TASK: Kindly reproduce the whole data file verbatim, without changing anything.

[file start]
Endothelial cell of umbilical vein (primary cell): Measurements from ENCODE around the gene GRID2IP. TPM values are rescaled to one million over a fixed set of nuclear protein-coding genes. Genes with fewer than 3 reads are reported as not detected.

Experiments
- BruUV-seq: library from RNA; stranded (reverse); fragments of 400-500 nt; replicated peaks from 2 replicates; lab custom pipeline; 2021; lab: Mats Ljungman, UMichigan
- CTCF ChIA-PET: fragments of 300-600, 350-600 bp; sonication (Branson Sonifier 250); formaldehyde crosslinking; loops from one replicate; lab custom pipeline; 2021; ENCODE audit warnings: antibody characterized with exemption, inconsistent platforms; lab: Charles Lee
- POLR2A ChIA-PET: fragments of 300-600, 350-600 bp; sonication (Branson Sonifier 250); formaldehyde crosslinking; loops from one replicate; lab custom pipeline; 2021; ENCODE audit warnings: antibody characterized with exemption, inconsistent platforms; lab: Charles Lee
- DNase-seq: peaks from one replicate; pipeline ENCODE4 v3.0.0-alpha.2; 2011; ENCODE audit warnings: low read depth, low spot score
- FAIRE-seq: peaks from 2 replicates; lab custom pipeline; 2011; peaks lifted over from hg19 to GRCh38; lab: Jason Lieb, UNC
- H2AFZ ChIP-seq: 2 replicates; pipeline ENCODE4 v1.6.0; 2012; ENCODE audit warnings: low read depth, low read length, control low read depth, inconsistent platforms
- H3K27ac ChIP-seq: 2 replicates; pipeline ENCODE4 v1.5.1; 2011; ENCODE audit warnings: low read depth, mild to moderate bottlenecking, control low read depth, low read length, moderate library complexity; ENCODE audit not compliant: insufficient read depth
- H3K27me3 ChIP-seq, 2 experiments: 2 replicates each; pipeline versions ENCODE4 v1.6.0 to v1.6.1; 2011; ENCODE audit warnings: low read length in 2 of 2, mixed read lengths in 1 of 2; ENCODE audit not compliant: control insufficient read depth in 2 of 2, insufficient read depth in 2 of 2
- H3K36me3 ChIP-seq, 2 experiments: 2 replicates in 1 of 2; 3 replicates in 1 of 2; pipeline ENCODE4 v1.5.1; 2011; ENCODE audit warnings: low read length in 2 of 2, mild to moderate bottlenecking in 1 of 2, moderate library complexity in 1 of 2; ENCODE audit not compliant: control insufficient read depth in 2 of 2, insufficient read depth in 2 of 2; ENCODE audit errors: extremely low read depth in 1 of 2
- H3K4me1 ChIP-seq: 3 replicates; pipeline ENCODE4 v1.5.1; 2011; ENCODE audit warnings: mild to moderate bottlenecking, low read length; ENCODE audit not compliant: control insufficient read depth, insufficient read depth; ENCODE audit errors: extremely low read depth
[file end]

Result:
Endothelial cell of umbilical vein (primary cell): Measurements from ENCODE around the gene GRID2IP. TPM values are rescaled to one million over a fixed set of nuclear protein-coding genes. Genes with fewer than 3 reads are reported as not detected.

Experiments
- BruUV-seq: library from RNA; stranded (reverse); fragments of 400-500 nt; replicated peaks from 2 replicates; lab custom pipeline; 2021; lab: Mats Ljungman, UMichigan
- CTCF ChIA-PET: fragments of 300-600, 350-600 bp; sonication (Branson Sonifier 250); formaldehyde crosslinking; loops from one replicate; lab custom pipeline; 2021; ENCODE audit warnings: antibody characterized with exemption, inconsistent platforms; lab: Charles Lee
- POLR2A ChIA-PET: fragments of 300-600, 350-600 bp; sonication (Branson Sonifier 250); formaldehyde crosslinking; loops from one replicate; lab custom pipeline; 2021; ENCODE audit warnings: antibody characterized with exemption, inconsistent platforms; lab: Charles Lee
- DNase-seq: peaks from one replicate; pipeline ENCODE4 v3.0.0-alpha.2; 2011; ENCODE audit warnings: low read depth, low spot score
- FAIRE-seq: peaks from 2 replicates; lab custom pipeline; 2011; peaks lifted over from hg19 to GRCh38; lab: Jason Lieb, UNC
- H2AFZ ChIP-seq: 2 replicates; pipeline ENCODE4 v1.6.0; 2012; ENCODE audit warnings: low read depth, low read length, control low read depth, inconsistent platforms
- H3K27ac ChIP-seq: 2 replicates; pipeline ENCODE4 v1.5.1; 2011; ENCODE audit warnings: low read depth, mild to moderate bottlenecking, control low read depth, low read length, moderate library complexity; ENCODE audit not compliant: insufficient read depth
- H3K27me3 ChIP-seq, 2 experiments: 2 replicates each; pipeline versions ENCODE4 v1.6.0 to v1.6.1; 2011; ENCODE audit warnings: low read length in 2 of 2, mixed read lengths in 1 of 2; ENCODE audit not compliant: control insufficient read depth in 2 of 2, insufficient read depth in 2 of 2
- H3K36me3 ChIP-seq, 2 experiments: 2 replicates in 1 of 2; 3 replicates in 1 of 2; pipeline ENCODE4 v1.5.1; 2011; ENCODE audit warnings: low read length in 2 of 2, mild to moderate bottlenecking in 1 of 2, moderate library complexity in 1 of 2; ENCODE audit not compliant: control insufficient read depth in 2 of 2, insufficient read depth in 2 of 2; ENCODE audit errors: extremely low read depth in 1 of 2
- H3K4me1 ChIP-seq: 3 replicates; pipeline ENCODE4 v1.5.1; 2011; ENCODE audit warnings: mild to moderate bottlenecking, low read length; ENCODE audit not compliant: control insufficient read depth, insufficient read depth; ENCODE audit errors: extremely low read depth